Do College Credits Expire?: College Credit Guide 
Obtaining each college credit is a success, but how long do college credits last? Do college credits expire?
If you’re thinking about taking a break from college for any reason, or even if you’re considering going back to college after a long break, you might be wondering: do college credits expire?
Would it make sense to take an extended break from your studies if it meant that you’d end up wasting your hard-earned credits (that you also paid good money for)? Can you even go back to college after your extended break and pick up where you left off, or would you have to retake all your classes and pay for everything again?
If you’re asking, “when do college credits expire?,” this article will take you through everything you need to know about college credits, how long until college credits expire, transfer eligibility, and more. Ready? Let’s get started!
How Long Do College Credits Last?
You’re probably asking yourself, do college credits expire after 10 years? Or maybe even — do college credits expire after 20 years? Both questions are valid, especially if you plan to leave your studies for a long time (or are ready to return to school after a decade break or more).
Let’s answer all the questions you may have below.
Do My College Credits Have a Shelf Life? Do College Credits Expire?
Strictly technically speaking, the answer to these questions is no (at least if you earned your credits at an accredited institution). If you were asking, “how long do college credits last before they expire?,” the answer is — forever!
But there’s a catch: not all credits are transferable. And, the longer it’s been since you earned your credit, the higher the chance that you won’t be able to transfer them if you decide to go back to school.
Here’s what you can expect when it comes to college credit expiration:
- Any core classes you’ve taken in general education are typically evergreen. That means that no matter how long it’s been since you took these classes, the credits will be valid and transferable between schools. This fact is why a lot of students choose to take their general classes at a much more affordable community college before shifting to a four-year institution to finish their degree.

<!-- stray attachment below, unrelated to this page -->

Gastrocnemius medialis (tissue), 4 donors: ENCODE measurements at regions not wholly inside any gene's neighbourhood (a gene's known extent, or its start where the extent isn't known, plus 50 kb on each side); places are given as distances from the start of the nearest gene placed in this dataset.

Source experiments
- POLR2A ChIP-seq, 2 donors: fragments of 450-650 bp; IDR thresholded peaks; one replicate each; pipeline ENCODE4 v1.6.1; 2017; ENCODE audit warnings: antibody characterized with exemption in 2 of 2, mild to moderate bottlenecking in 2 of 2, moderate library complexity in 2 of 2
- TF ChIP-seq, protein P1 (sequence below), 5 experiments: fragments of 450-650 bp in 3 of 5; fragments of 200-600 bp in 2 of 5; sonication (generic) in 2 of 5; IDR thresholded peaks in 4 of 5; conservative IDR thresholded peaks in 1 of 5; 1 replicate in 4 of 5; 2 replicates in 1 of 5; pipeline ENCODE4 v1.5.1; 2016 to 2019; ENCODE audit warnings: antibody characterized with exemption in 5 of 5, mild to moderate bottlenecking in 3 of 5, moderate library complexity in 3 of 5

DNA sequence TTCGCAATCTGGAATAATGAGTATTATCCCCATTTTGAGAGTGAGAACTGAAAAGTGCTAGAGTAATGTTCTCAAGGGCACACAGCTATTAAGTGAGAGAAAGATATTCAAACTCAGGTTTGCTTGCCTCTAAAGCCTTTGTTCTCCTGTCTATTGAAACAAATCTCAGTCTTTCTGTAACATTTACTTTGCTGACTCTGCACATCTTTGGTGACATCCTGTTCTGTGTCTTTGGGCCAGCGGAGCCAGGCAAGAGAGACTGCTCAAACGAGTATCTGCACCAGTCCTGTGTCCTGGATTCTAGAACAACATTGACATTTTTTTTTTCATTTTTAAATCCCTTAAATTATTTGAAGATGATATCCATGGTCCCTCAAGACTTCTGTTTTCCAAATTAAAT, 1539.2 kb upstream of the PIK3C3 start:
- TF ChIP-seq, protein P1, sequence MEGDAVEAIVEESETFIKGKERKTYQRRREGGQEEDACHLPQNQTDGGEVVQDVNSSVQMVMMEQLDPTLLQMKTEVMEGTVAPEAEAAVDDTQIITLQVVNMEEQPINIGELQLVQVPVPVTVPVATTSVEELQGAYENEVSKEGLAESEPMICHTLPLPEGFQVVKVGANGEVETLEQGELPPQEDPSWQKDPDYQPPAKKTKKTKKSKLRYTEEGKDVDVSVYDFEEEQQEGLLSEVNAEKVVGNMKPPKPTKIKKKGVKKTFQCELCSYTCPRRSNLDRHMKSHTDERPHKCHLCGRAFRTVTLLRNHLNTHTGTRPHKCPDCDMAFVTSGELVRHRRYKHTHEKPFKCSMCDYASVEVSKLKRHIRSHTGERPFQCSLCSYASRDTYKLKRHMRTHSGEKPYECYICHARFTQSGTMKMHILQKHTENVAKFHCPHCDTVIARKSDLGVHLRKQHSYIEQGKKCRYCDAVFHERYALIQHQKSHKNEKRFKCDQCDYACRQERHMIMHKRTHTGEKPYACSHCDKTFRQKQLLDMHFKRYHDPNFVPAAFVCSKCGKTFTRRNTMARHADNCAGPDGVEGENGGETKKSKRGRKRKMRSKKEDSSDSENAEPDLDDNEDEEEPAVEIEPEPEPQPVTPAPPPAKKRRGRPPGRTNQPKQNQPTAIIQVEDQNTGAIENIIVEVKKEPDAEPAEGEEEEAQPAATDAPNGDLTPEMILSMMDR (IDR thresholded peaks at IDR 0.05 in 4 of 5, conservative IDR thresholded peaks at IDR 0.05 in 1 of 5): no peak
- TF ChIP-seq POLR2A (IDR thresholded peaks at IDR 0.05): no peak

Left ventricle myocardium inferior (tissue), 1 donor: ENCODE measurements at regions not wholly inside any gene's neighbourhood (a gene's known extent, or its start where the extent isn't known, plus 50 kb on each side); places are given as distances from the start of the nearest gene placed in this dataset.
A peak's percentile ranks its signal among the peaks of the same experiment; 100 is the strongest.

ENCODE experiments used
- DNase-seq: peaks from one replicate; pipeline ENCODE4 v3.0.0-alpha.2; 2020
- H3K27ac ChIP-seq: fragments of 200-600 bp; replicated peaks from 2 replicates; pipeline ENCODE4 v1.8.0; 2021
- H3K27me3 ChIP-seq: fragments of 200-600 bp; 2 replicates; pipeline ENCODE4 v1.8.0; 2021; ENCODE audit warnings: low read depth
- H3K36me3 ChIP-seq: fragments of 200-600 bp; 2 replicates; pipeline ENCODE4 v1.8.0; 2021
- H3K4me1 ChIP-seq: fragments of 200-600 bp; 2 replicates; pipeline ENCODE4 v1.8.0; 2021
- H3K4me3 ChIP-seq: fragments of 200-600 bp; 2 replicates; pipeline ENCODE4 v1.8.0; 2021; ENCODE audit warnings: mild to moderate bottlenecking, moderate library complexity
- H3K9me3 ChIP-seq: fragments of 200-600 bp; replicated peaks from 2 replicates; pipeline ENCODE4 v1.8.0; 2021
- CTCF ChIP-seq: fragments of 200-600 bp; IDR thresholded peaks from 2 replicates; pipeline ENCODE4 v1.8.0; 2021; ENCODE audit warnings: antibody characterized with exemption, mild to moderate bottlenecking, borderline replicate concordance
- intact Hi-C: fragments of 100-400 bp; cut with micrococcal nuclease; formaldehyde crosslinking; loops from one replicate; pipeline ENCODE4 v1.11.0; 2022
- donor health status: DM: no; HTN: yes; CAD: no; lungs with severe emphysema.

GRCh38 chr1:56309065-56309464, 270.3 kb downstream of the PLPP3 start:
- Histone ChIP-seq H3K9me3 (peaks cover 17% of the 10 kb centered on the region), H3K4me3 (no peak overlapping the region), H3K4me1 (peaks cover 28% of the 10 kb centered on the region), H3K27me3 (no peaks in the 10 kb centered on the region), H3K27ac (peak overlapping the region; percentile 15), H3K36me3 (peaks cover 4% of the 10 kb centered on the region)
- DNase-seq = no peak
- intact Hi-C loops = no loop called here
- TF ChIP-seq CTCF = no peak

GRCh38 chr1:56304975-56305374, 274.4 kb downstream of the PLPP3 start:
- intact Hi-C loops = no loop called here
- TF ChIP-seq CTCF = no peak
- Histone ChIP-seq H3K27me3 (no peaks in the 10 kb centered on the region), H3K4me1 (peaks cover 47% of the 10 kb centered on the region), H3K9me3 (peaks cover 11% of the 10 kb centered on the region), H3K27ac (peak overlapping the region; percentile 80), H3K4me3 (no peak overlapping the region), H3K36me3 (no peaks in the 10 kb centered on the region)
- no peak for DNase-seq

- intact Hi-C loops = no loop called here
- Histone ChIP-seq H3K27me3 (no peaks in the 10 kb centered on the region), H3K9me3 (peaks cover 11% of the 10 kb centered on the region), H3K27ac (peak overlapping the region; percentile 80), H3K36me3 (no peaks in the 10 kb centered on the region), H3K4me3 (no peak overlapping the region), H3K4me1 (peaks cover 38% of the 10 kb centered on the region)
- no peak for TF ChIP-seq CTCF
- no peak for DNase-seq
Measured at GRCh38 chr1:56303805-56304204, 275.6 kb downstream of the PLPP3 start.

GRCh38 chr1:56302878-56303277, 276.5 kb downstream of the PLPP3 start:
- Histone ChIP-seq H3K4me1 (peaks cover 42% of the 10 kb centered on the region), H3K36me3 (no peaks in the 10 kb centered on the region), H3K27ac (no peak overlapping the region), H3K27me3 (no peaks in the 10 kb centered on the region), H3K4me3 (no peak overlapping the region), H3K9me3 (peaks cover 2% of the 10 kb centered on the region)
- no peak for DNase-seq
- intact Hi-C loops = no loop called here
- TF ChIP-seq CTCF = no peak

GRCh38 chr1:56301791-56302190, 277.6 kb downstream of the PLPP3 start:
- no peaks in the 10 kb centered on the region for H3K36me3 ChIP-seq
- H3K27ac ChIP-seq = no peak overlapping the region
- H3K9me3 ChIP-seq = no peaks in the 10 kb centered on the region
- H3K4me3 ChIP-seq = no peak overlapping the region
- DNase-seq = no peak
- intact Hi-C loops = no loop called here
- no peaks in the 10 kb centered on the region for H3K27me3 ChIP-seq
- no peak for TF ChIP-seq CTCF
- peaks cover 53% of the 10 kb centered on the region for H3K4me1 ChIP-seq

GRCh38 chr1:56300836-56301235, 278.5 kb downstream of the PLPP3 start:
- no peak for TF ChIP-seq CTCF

- Courses in STEM usually have a shelf life of ten years. The reason for this is that in STEM (science, technology, engineering, and math), advances are made regularly. Each field sees improvements, new methodologies, new findings, and more. Thus, after 10 years, you may need to retake your STEM courses as they’ll no longer transfer.
- You can expect around a seven-year shelf life for your graduate courses. However, you may find that in some professions, even seven years is generous, especially if your field of study rapidly evolves.
- You might be able to get credit for life experience. Some institutions will honor some of your life and work experiences as credit if they find you eligible. For example, if you’ve got relevant work experience in your industry, you may receive some credit!
- Some schools will accept military service as valid, transferable credit. Many military-friendly colleges and universities have a credit allotment for time served in the service.
Is College Credit Expiration Standard Across the Board?
Nope! Each educational institution has its own policies as to how long they’ll consider a credit transferable. The best way to know for sure is to check each school’s transfer policy. You can also call up your school and ask them, “how long are my college credits good for?”
How Do I Know What Credits I Have?
Now that we’ve answered the question, “how long do credits last for college?,” let’s talk about how you can find out what credits you already have.
It’s really easy to find out which credits you’ve earned in the past. The best way to do so is to get in touch with your past school (or schools) and ask them! You can ask the registrar and follow the procedure they have for giving you your transcript. Some schools will allow you to do this online, while others will do it over fax or e-mail. You can also send your request via certified mail and give them instructions on how to send your transcript to you.
Note that there may be a small fee for getting your transcript.
What Affects a College Credit’s Transferability to Another Program?
Five main factors affect whether you can transfer your college credits to another university: time, accreditation, relevance, number of credits, and GPA.
Although college credits won’t necessarily expire in the technical sense, you won’t be always able to transfer them. This is most true in cases where your field of study experiences frequent growth, developments, and advancements. A great example is STEM, where what you learned ten years ago could be obsolete today. In this case, you’d be asked to retake a course to ensure you are up to date.
Think about innovative or critical subjects like medicine, science, or technology. A lot can change in 5-10 years, so curriculums are updated constantly. If your experience is outdated, a university might require you to take a more recent course. For these reasons, many institutions have implemented a 5-year rule or 10-year rule for college credits.
If your college credits aren’t relevant to your new prospective course of study, a university might not accept the college credit transfer. After all, any courses you’ve completed and earned credit for in one major wouldn’t do you any good in a completely unrelated field of study. For example, if your previous major was in music, how would your music credits be able to help you in your new major, accounting?